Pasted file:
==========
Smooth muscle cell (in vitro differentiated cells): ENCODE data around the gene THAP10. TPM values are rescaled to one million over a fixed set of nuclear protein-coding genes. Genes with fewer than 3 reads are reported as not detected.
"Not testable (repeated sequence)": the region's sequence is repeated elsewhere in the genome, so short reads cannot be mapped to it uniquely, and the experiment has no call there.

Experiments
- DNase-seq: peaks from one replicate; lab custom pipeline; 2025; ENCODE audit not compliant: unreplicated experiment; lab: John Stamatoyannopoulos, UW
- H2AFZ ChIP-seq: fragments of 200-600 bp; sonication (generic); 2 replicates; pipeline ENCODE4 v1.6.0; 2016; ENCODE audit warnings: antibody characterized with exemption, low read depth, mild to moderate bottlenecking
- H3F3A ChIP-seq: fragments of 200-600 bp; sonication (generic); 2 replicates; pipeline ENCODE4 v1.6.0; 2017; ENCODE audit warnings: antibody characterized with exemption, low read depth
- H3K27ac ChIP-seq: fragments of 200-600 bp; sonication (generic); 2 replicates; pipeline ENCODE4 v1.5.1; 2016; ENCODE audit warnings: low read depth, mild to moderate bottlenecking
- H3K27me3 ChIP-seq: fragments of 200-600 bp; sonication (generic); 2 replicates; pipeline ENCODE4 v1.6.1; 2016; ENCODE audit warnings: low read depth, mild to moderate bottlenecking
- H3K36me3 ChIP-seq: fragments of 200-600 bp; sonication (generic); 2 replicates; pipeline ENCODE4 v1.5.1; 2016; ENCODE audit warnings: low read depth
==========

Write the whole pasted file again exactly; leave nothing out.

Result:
Smooth muscle cell (in vitro differentiated cells): ENCODE data around the gene THAP10. TPM values are rescaled to one million over a fixed set of nuclear protein-coding genes. Genes with fewer than 3 reads are reported as not detected.
"Not testable (repeated sequence)": the region's sequence is repeated elsewhere in the genome, so short reads cannot be mapped to it uniquely, and the experiment has no call there.

Experiments
- DNase-seq: peaks from one replicate; lab custom pipeline; 2025; ENCODE audit not compliant: unreplicated experiment; lab: John Stamatoyannopoulos, UW
- H2AFZ ChIP-seq: fragments of 200-600 bp; sonication (generic); 2 replicates; pipeline ENCODE4 v1.6.0; 2016; ENCODE audit warnings: antibody characterized with exemption, low read depth, mild to moderate bottlenecking
- H3F3A ChIP-seq: fragments of 200-600 bp; sonication (generic); 2 replicates; pipeline ENCODE4 v1.6.0; 2017; ENCODE audit warnings: antibody characterized with exemption, low read depth
- H3K27ac ChIP-seq: fragments of 200-600 bp; sonication (generic); 2 replicates; pipeline ENCODE4 v1.5.1; 2016; ENCODE audit warnings: low read depth, mild to moderate bottlenecking
- H3K27me3 ChIP-seq: fragments of 200-600 bp; sonication (generic); 2 replicates; pipeline ENCODE4 v1.6.1; 2016; ENCODE audit warnings: low read depth, mild to moderate bottlenecking
- H3K36me3 ChIP-seq: fragments of 200-600 bp; sonication (generic); 2 replicates; pipeline ENCODE4 v1.5.1; 2016; ENCODE audit warnings: low read depth